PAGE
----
At this week’s Amazon summit, the world must stand with Indigenous peoples – and demand protection for the rainforest
Photo: ‘We are on the brink of a tipping point for the Amazon basin.’ Land burned and deforested by cattle farmers near Novo Progresso, Brazil. Photograph: André Penner/AP
6 de agosto, 2023
ome of the most fulfilling moments in my life as an actor are when I play roles that speak to the challenges facing humanity. In The Avengers, for example, in which I play the Hulk, the team tries to undo the “the snap” – an apocalyptic event brought about by the villain Thanos to eradicate half of all living beings.
As a good friend of mine says: “Fantasy is not an escape from our world, but an invitation to go deeper into it.” The simple fact is that humanity has triggered extinction events – and the collapse of the Amazon is a disaster that will be terrible for all of us in real life.
We are on the brink of what scientists are calling a “tipping point” for the Amazon basin, meaning that the destruction will get to a point where the forest can no longer regenerate. This is Earth’s endgame. Over 10,000 species could be wiped out, starting a domino effect that would affect our planet’s climate, our water, and food supplies everywhere – taking many human lives with it. So even if you live on the other side of the globe, this is very much your problem, too.
Scientists tell us that we don’t have much time to reverse this – and to do so, we must protect 80% of the Amazon and sustainably manage the other 20%.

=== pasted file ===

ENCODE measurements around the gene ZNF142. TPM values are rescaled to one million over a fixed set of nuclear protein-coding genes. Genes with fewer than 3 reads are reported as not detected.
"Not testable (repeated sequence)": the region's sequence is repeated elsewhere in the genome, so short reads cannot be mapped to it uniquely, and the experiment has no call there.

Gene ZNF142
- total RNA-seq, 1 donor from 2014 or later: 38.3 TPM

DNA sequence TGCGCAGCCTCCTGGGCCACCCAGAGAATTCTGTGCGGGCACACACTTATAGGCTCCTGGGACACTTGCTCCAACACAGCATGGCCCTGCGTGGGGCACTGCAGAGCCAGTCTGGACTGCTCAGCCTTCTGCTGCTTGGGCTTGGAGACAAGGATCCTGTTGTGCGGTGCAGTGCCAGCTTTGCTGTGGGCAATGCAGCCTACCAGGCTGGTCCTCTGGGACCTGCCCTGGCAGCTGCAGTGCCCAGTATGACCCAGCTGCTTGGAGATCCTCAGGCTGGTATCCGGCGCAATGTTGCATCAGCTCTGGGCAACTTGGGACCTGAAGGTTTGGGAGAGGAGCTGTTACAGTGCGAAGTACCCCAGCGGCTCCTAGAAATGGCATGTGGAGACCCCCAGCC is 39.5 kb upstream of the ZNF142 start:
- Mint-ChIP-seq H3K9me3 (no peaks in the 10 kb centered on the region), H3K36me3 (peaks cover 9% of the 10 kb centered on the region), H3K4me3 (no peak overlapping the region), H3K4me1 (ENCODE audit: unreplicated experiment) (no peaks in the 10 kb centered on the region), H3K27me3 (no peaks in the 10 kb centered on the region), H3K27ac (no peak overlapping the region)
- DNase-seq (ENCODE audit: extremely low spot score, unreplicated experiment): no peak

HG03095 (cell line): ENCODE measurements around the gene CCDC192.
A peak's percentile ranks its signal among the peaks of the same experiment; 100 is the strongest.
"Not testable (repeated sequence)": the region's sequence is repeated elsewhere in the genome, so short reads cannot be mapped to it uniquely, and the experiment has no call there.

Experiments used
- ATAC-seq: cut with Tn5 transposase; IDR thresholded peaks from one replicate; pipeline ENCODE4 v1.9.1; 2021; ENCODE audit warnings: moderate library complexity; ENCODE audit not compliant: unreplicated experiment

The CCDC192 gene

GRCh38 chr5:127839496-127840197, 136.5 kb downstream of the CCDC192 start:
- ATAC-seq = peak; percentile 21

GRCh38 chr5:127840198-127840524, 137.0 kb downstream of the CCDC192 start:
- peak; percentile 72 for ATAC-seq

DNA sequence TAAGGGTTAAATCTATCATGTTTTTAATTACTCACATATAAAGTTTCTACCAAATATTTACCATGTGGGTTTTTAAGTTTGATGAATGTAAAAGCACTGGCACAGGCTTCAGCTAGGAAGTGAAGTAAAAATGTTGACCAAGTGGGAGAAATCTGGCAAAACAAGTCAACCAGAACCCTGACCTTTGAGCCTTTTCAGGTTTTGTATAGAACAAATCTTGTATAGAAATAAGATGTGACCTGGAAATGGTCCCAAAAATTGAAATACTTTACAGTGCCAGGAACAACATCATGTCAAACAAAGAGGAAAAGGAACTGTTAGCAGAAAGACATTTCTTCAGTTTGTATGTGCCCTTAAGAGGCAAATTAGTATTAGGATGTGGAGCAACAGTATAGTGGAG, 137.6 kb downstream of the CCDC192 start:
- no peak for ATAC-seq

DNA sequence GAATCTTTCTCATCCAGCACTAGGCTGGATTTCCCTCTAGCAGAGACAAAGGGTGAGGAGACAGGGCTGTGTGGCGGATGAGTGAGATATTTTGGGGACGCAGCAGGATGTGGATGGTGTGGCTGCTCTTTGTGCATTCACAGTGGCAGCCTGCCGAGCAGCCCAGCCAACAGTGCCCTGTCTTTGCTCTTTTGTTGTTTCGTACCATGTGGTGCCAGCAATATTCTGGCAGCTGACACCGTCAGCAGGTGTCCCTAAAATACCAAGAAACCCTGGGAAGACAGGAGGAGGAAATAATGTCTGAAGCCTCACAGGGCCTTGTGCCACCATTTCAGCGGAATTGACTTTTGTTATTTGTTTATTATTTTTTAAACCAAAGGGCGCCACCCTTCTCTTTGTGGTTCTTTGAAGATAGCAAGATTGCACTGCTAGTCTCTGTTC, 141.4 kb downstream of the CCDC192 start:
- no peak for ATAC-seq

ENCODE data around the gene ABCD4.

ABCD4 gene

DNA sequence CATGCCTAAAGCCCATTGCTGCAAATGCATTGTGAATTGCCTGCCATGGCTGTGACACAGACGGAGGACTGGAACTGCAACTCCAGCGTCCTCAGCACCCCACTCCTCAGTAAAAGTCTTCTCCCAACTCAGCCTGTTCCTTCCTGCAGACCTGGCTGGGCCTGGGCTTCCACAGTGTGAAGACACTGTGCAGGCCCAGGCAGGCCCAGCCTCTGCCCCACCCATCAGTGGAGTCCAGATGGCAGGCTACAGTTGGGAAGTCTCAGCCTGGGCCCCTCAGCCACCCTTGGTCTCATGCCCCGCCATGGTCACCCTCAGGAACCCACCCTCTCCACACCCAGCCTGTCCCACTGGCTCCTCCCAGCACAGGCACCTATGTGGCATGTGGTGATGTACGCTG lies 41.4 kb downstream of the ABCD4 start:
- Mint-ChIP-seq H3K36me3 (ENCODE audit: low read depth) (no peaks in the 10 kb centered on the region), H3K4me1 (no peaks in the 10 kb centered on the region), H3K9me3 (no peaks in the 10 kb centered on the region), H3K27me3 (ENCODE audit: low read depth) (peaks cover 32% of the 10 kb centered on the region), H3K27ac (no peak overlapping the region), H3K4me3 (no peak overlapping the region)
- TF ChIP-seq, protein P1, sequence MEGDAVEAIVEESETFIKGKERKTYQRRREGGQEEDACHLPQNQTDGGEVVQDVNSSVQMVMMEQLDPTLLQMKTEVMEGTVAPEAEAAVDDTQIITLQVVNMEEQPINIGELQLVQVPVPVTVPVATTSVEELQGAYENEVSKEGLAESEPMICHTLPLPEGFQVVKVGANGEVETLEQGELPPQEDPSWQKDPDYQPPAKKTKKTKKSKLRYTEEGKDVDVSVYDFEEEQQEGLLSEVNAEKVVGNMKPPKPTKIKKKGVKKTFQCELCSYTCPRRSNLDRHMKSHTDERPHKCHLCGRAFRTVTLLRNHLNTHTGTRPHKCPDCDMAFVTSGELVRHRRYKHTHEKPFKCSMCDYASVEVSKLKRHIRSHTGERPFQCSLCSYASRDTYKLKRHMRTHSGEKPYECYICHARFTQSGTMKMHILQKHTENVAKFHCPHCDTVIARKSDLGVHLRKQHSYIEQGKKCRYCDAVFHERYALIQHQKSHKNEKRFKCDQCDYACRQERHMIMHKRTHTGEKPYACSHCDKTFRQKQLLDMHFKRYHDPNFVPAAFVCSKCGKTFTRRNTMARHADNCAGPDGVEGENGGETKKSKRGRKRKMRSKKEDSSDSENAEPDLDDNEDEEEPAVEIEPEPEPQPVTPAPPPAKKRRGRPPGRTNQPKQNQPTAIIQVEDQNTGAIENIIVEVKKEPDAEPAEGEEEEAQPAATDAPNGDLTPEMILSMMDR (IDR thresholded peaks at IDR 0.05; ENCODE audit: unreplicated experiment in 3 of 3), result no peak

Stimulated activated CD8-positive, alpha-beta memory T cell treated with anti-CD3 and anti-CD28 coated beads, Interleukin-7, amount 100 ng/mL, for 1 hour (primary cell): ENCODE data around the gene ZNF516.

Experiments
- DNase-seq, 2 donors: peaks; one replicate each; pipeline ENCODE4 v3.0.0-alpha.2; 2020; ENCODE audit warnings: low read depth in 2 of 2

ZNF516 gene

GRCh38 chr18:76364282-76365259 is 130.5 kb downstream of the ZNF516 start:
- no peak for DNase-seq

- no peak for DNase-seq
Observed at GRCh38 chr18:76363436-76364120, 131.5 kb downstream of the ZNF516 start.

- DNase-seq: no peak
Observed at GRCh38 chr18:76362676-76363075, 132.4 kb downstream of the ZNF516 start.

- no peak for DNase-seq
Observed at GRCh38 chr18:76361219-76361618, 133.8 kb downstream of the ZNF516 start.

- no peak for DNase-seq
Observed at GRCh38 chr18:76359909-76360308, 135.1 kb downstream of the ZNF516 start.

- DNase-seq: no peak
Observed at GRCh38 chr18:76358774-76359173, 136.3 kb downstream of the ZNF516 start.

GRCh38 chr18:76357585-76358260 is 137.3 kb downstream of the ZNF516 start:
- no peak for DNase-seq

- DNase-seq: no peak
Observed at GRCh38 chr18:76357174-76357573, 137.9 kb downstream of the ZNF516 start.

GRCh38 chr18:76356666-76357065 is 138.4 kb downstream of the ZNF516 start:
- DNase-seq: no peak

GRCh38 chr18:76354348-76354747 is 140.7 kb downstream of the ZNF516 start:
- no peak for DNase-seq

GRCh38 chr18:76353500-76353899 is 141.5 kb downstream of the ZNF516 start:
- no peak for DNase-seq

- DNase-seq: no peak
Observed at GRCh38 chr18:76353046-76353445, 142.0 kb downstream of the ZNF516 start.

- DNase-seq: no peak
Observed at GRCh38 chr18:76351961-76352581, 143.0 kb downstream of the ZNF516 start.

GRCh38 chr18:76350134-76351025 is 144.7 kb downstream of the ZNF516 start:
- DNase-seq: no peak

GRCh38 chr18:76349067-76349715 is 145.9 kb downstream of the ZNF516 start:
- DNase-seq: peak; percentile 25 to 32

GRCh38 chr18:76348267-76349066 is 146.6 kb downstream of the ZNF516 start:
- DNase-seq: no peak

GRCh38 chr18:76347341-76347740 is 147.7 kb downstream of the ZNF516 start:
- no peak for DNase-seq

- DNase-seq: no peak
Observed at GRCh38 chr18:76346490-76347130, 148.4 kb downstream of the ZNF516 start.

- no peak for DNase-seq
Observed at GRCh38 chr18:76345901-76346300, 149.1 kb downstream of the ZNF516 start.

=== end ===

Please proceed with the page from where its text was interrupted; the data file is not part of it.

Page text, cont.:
The good news is that there are real-life Avengers showing us the way. Because while we have been playing at consuming and destroying, Indigenous peoples have been conserving almost all biodiversity this planet still holds. No joke: 80% of the planet’s remaining biodiversity is on Indigenous land. Silently, they have proven that the smartest way to save us all is to recognise and protect their territories. But tragically, these Indigenous peoples are being removed, attacked and even killed by multiple villains: hostile governments, powerful lobbies, trafficking, loggers and mining.
And this coming week, they will face an important battle: the Amazon summit. Leaders from all Amazon countries will gather in Brazil to decide the future of the forest. And our Amazon saviours will be fighting to guarantee we get all the protections we need.
It is time for reinforcements to arrive from all sides, and for all of us to realise and come to terms with how high the stakes are. Indigenous wisdom says that the decisions we make today should result in a sustainable world seven generations into the future. This is a calling from the children of the generations that will follow us. We are all being asked to assemble and awaken what is heroic in us. Let’s pledge together to help them.
We need to turn all eyes to the Amazon summit as a decisive moment for the whole world. The best way to do this is by making leaders aware that we are all watching what they do. And that public gaze is already bearing fruit. In July, thanks to action by the new Brazilian government, deforestation fell by at least 60% compared to the same month last year. Now we need them to commit to recognising Indigenous territories and protecting 80% of the forest now, in line with scientific recommendations.
I’ve heard it said that there used to be many “environmental issues”. But now, it’s all one struggle: for life itself. Such a struggle reminds me of Avengers: Endgame barrelling towards its conclusion and of the 14,000,605 timelines that Doctor Strange witnesses: of all of them, there was only one in which they won.
The odds were stacked against them just as they appear to be against us. But as with the Avengers, only our actions together can beat the odds so that life on Earth wins. Let’s do this.
Mark Ruffalo is an actor, producer, activist, and co-founder of The Solutions Project